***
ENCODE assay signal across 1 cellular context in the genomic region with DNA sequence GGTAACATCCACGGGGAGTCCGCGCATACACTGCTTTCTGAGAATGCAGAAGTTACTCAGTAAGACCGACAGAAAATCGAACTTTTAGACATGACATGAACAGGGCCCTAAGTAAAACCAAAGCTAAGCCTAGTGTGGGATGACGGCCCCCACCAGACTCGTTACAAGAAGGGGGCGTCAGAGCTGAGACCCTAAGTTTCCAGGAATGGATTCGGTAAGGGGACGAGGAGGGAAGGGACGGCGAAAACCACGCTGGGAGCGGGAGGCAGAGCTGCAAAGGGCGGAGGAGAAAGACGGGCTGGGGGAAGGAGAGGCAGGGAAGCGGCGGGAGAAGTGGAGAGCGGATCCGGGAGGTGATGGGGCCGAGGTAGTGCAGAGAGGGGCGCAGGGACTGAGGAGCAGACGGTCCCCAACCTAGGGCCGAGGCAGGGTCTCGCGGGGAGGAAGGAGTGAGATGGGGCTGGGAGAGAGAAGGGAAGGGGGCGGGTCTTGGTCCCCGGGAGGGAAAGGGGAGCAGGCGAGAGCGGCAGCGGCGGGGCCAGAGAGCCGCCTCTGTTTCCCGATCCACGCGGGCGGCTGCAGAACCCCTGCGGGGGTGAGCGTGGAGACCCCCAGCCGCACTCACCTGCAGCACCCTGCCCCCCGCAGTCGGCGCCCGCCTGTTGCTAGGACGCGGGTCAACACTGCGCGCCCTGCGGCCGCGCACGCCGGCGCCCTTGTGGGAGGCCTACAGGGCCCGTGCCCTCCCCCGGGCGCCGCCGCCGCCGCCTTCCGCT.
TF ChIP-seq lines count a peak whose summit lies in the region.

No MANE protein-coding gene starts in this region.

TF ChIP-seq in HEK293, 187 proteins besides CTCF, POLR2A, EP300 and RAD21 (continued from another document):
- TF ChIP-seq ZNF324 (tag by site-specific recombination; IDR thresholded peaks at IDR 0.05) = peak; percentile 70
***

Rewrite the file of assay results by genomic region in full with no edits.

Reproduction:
ENCODE assay signal across 1 cellular context in the genomic region with DNA sequence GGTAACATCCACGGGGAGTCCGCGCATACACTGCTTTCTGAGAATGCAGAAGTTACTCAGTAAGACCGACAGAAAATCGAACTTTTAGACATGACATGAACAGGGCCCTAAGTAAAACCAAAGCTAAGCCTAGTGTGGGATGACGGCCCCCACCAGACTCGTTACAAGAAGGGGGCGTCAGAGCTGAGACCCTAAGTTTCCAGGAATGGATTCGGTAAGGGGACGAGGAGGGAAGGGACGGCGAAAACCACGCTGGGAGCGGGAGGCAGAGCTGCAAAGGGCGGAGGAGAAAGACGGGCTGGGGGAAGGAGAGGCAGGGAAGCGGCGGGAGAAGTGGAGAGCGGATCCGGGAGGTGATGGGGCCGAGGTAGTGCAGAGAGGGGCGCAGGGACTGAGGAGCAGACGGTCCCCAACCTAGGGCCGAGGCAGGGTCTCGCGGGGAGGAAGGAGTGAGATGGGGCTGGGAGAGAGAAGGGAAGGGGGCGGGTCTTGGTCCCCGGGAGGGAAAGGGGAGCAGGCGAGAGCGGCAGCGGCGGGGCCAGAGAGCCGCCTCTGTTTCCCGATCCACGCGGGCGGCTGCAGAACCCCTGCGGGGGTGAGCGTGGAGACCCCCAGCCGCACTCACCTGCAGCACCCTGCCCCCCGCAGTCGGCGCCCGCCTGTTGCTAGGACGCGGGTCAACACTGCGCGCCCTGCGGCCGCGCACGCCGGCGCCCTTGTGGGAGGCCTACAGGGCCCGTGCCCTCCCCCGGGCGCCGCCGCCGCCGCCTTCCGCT.
TF ChIP-seq lines count a peak whose summit lies in the region.

No MANE protein-coding gene starts in this region.

TF ChIP-seq in HEK293, 187 proteins besides CTCF, POLR2A, EP300 and RAD21 (continued from another document):
- TF ChIP-seq ZNF324 (tag by site-specific recombination; IDR thresholded peaks at IDR 0.05) = peak; percentile 70